Production back on track, Carib Cement assures customersSunday, August 22, 2021
BY GARFIELD MYERS
SANTA CRUZ, St Elizabeth — Caribbean Cement Company says local manufacturing of cement is set to go to the “next level” soon, following major maintenance of its kiln at Rockfort in east Kingston.
Carib Cement, part of the Caribbean-wide TCL group, was responding to queries from the Jamaica Observer following complaints from hardware operators in south-central Jamaica about frustrating shortages of cement and long delays in receiving the product.
The three-paragraph e-mailed statement from Carib Cement said the recent passage of Tropical Storm Grace close to north-eastern Jamaica slowed cement deliveries but that its kiln was back in production after maintenance.
The statement read: “Deliveries of cement have...been excellent throughout the island after Tropical Storm Grace slowed down our deliveries last week.
“Our kiln is now back in operation after a successful general shutdown, which has now been completed.
“This major maintenance was long scheduled and will take Jamaica's cement local manufacturing to the next level in the coming months.”
Leading hardware operators including Santa Cruz-based Member of Parliament for St Elizabeth North Eastern Delroy Slowley (Jamaica Labour Party) and his immediate predecessor, Evon Redman (People's National Party) spoke of their frustration in recent times.
“I have had no cement since last week, none…,” Redman, who heads Levon Electrical & Hardware, told the Sunday Observer.
“Right now, I am owing customers about 1,000 bags of cement,” Redman said.
Slowley, who heads True Bargain Hardware, said that in order to ensure all his customers get some cement he has had to adopt a system akin to rationing.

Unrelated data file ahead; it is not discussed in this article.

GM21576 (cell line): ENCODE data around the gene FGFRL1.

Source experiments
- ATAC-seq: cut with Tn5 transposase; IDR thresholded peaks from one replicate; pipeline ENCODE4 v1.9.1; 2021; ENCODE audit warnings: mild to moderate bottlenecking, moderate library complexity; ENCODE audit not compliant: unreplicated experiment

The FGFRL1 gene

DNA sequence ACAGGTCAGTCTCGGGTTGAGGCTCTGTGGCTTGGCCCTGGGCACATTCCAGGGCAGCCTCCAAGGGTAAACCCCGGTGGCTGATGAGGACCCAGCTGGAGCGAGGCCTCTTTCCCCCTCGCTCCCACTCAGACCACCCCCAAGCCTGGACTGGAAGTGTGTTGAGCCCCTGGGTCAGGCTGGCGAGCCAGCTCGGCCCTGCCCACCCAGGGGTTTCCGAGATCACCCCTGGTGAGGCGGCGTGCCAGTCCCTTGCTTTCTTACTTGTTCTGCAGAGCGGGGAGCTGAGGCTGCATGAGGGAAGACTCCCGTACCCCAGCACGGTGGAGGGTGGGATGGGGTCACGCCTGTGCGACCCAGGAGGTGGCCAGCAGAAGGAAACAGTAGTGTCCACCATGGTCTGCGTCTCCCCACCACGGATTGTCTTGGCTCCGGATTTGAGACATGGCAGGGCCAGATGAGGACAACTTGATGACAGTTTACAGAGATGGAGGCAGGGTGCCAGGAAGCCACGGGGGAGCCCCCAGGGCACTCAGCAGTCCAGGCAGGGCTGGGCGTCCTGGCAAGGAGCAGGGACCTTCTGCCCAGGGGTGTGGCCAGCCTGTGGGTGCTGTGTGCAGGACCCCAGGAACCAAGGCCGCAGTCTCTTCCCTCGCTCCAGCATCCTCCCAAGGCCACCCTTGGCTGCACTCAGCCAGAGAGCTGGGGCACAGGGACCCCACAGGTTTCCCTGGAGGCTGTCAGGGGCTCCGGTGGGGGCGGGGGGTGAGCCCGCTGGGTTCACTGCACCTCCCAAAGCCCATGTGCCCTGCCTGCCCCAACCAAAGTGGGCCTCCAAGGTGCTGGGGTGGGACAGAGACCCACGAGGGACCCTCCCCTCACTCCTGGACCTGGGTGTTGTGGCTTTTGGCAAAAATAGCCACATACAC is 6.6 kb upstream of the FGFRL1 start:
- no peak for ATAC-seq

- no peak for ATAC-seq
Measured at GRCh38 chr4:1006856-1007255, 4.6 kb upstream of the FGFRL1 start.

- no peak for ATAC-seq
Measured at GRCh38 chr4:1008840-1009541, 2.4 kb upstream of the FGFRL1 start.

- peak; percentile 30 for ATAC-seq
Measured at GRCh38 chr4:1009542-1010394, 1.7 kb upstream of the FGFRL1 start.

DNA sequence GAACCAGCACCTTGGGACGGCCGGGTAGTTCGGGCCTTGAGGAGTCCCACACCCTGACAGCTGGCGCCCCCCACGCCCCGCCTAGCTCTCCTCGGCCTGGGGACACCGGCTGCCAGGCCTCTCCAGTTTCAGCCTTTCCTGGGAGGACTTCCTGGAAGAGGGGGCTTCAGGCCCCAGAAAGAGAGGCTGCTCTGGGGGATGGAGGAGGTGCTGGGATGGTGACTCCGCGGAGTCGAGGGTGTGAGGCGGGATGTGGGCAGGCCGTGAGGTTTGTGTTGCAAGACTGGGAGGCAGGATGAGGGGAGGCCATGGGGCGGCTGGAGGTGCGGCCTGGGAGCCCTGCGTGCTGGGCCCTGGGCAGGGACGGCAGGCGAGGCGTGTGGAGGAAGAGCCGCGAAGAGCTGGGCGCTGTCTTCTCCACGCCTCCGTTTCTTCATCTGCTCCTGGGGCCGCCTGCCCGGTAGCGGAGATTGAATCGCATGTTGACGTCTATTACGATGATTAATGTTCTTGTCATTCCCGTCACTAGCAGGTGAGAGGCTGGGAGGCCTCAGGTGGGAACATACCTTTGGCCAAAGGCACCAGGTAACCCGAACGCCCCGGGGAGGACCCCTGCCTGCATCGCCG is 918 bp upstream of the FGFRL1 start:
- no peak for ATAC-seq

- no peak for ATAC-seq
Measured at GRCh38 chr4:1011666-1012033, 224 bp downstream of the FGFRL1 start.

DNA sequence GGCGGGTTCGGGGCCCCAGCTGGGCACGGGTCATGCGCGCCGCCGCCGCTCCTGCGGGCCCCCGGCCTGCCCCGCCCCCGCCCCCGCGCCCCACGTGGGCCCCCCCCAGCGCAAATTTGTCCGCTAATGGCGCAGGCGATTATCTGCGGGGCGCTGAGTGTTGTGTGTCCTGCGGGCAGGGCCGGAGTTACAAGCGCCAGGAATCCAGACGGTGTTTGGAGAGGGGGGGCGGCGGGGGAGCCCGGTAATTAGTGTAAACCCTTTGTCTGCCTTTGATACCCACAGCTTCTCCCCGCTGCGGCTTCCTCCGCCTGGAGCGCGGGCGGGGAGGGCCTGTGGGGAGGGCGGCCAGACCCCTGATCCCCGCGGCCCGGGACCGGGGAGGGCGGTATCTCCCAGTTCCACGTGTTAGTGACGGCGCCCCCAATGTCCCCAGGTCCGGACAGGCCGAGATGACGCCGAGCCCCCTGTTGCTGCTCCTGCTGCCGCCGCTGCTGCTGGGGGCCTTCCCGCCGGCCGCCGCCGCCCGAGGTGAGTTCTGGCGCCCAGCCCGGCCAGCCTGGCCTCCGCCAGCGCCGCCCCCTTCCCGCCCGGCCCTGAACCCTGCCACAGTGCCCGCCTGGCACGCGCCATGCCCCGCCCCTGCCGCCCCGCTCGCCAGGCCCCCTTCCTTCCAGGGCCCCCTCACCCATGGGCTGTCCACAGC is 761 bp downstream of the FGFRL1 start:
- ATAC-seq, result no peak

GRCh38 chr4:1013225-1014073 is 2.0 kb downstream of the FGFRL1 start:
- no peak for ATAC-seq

“I have been limiting sales just to make sure everybody can get a little,” said Slowley, who defeated the PNP's Basil Waite in last September's parliamentary election to hand St Elizabeth North Eastern to the JLP for the first time since 1980.
“I have been losing sales,” said Slowley.
Courtney Cameron of Camric Hardware, also based in Santa Cruz, told the Sunday Observer that while he got a supply of imported cement from Carib Cement on Friday he had been without the product for several days previously.
Cameron said the construction industry — which reports suggest is booming despite the effects of the pandemic — is slowing down because of cement shortages.
“Cement is the foundation,” Cameron said. “Without the cement we can't do anything.”
A representative for Struan Hardware of Christiana in northern Manchester confirmed that the shortages were widespread. “No, we don't,” she said when asked if her outlet had the product. She said last Tuesday was the last time her store had received a load.
Hardware operators reported that in recent times, cement supplies to them have all been imported. That's apparently in sync with Carib Cement's statement that the local kiln had been shut down for maintenance.
For Redman the imported product presented an added problem of wastage, with “burst bags” resulting in dust nuisance and triggering sinusitis and related respiratory problems for employees.
He theorised that the “high percentage of burst bags” in the imported product is the result of “stress” on packaging during extended transportation by ship and road, as well as loading and offloading.